• June thru August - By this time of the year, if our weather is normally (hot and dry), you can lengthen your spraying interval for fungus problems to every 10 to 14 days. Insecticides should be used sparingly. The biggest problem that may occur at this time is an infestation of spider mites. A good way to treat this problem is to apply a hard spray of water to the bottom of the foliage every three or four days throughout the summer. This will interrupt the mites' breeding cycle. (The bushes will also benefit from the washing). A miticide such as Green Light Red Spider Spray may also be used.

  • September thru November - Once the weather begins to cool off and the early morning and nights become more humid, follow the same spray program used during the spring for both fungus and insect problems. To prevent spray bum of foliage in all seasons, water rose beds thoroughly before spraying. in hot weather, spray in early morning or late evening when temperatures are cooler.
When spraying, it is very important to wear protective clothing; this should include a chemical spray mask, gloves and a long sleeved garment.


Using mulch, especially an organic one, is about the closest thing possible to a garden panacea. A mulch keeps weeds to a minimum, the soil moist and loose and adds nutrients.

Apply mulch in the spring just as the soil warms and before weeds start coming up. Mulch can also be applied anytime during the growing season if the weeds are removed and the surface lightly cultivated. Spread 2 to 4 inches of mulch over the bed, leaving some space open around the base of each rose. Replace the mulch as it deteriorates during the year.

For organic mulches, you'll want to use whatever is locally available and cheap. Some options include wood chips and shavings, shredded bark, pine needles, or chopped oak leaves. Extra nitrogen fertilizer may be needed when these mulches are first applied. Mixtures of materials are usually more satisfactory as they have less tendency to pack down and, moreover, permit easy transmission of water and fertilizers. Many compost mixtures are available -- also a light layer of manure may be applied under the mulch.


Adequate soil moisture is indispensable to the vitality of roses. (For more information, see the American Rose Society: Watering) Seldom can you rely on the natural rainfall to be adequate. The rule-of-thumb is 1 inch of water each week, but the actual frequency of watering will depend on your soil and climate as well as the age of the plant.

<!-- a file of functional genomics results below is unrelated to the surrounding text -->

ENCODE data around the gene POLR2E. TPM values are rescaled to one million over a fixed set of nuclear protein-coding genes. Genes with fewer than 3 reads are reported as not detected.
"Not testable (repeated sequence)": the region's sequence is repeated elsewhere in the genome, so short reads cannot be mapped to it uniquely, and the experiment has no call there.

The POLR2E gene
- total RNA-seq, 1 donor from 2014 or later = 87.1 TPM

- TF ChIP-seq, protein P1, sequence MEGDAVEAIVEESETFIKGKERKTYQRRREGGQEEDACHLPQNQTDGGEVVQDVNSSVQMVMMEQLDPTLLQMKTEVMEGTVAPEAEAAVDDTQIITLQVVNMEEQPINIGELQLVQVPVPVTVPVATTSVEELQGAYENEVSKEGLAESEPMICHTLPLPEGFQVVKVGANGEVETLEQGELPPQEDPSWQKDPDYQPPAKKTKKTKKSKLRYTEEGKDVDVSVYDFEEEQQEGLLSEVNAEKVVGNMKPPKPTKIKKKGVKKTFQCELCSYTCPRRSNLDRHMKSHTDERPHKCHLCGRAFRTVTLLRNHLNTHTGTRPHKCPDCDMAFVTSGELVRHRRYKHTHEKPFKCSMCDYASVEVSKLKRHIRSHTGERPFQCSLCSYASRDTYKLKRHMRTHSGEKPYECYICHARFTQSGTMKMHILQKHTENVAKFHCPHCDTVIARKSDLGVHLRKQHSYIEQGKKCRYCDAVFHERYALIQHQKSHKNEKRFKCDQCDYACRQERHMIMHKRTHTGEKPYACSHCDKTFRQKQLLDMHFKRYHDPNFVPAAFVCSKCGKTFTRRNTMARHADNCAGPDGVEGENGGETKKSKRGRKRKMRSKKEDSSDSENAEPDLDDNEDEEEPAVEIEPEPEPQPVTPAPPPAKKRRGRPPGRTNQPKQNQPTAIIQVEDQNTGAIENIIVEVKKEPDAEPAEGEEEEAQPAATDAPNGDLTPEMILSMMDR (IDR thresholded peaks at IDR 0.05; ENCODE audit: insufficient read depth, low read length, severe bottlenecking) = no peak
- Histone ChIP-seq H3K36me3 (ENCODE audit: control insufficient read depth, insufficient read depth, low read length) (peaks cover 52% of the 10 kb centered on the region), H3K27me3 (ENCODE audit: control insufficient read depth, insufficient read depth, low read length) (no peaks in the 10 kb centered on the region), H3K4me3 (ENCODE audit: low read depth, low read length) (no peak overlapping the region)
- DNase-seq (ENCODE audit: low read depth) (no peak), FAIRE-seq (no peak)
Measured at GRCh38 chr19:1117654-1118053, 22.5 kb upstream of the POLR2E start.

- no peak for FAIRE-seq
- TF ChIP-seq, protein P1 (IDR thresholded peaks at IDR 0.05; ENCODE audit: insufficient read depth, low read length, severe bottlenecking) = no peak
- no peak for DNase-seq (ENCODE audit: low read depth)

The goal is to slowly water until the soil is soaked 12 to 18 inches deep. Soaker hoses or a hose with a bubbler attachment are inexpensive solutions and keep water from splashing onto foliage and spreading diseases. Soil-level and drip-irrigation systems are more expensive but make watering a breeze.


(For more information, see American Rose Society: Pruning). Pruning controls the size and shape of roses and keeps the modern varieties blooming repeatedly all summer long, as they flower on new growth. The supplies you'll need include a good, sharp, curved-edge pruning shears; long-handled lopping shears; a small pruning saw; plus a pair of leather gardening gloves.

Well-established varieties of modern rose bushes such as hybrid teas, floribundas, and grandifloras should receive a major pruning each spring after the winter protection has been removed and just as the buds begin to swell (usually about when daffodils bloom). Harsh pruning makes bigger, but fewer blooms. And, there is no report that anyone ever killed a plant with a pair of pruning shears.

All that's needed otherwise during the growing season is to remove and destroy any diseased foliage or canes and to dead head, or remove the faded flowers, cutting their stems just above the first leaf with five leaflets.

Most old-fashioned and species roses as well as the climbers that bloom only once a year flower on wood from the previous year's growth. They are pruned right after flowering.

Practically all rose plants are budded on a special root, or understock. Occasionally you may find a sucker, or shoot, growing from this root stock itself. These sucker canes can usually be identified by the different leaf size and coloring. Remove sucker growth by cutting the canes off as close to the root stock trunk as possible.